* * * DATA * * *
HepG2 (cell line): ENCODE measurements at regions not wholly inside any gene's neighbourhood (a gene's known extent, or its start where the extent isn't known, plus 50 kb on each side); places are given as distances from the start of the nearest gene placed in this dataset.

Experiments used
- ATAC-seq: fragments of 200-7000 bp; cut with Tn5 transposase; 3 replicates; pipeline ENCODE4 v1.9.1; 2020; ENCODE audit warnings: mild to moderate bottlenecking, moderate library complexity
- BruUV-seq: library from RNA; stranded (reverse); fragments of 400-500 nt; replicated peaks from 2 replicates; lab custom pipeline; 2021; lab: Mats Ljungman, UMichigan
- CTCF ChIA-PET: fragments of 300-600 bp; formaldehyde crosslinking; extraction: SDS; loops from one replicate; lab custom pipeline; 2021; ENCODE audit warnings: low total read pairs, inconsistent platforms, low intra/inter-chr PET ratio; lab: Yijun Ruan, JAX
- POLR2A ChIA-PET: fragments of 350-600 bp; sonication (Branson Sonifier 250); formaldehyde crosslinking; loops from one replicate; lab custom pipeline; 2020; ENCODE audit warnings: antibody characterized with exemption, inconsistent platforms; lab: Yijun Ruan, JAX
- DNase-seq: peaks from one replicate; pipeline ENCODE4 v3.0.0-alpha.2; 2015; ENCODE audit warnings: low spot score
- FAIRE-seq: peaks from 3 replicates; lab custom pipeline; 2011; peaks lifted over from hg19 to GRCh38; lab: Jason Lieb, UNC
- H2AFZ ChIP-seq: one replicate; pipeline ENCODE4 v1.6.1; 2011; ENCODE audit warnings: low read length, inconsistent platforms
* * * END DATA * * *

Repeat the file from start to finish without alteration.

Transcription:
HepG2 (cell line): ENCODE measurements at regions not wholly inside any gene's neighbourhood (a gene's known extent, or its start where the extent isn't known, plus 50 kb on each side); places are given as distances from the start of the nearest gene placed in this dataset.

Experiments used
- ATAC-seq: fragments of 200-7000 bp; cut with Tn5 transposase; 3 replicates; pipeline ENCODE4 v1.9.1; 2020; ENCODE audit warnings: mild to moderate bottlenecking, moderate library complexity
- BruUV-seq: library from RNA; stranded (reverse); fragments of 400-500 nt; replicated peaks from 2 replicates; lab custom pipeline; 2021; lab: Mats Ljungman, UMichigan
- CTCF ChIA-PET: fragments of 300-600 bp; formaldehyde crosslinking; extraction: SDS; loops from one replicate; lab custom pipeline; 2021; ENCODE audit warnings: low total read pairs, inconsistent platforms, low intra/inter-chr PET ratio; lab: Yijun Ruan, JAX
- POLR2A ChIA-PET: fragments of 350-600 bp; sonication (Branson Sonifier 250); formaldehyde crosslinking; loops from one replicate; lab custom pipeline; 2020; ENCODE audit warnings: antibody characterized with exemption, inconsistent platforms; lab: Yijun Ruan, JAX
- DNase-seq: peaks from one replicate; pipeline ENCODE4 v3.0.0-alpha.2; 2015; ENCODE audit warnings: low spot score
- FAIRE-seq: peaks from 3 replicates; lab custom pipeline; 2011; peaks lifted over from hg19 to GRCh38; lab: Jason Lieb, UNC
- H2AFZ ChIP-seq: one replicate; pipeline ENCODE4 v1.6.1; 2011; ENCODE audit warnings: low read length, inconsistent platforms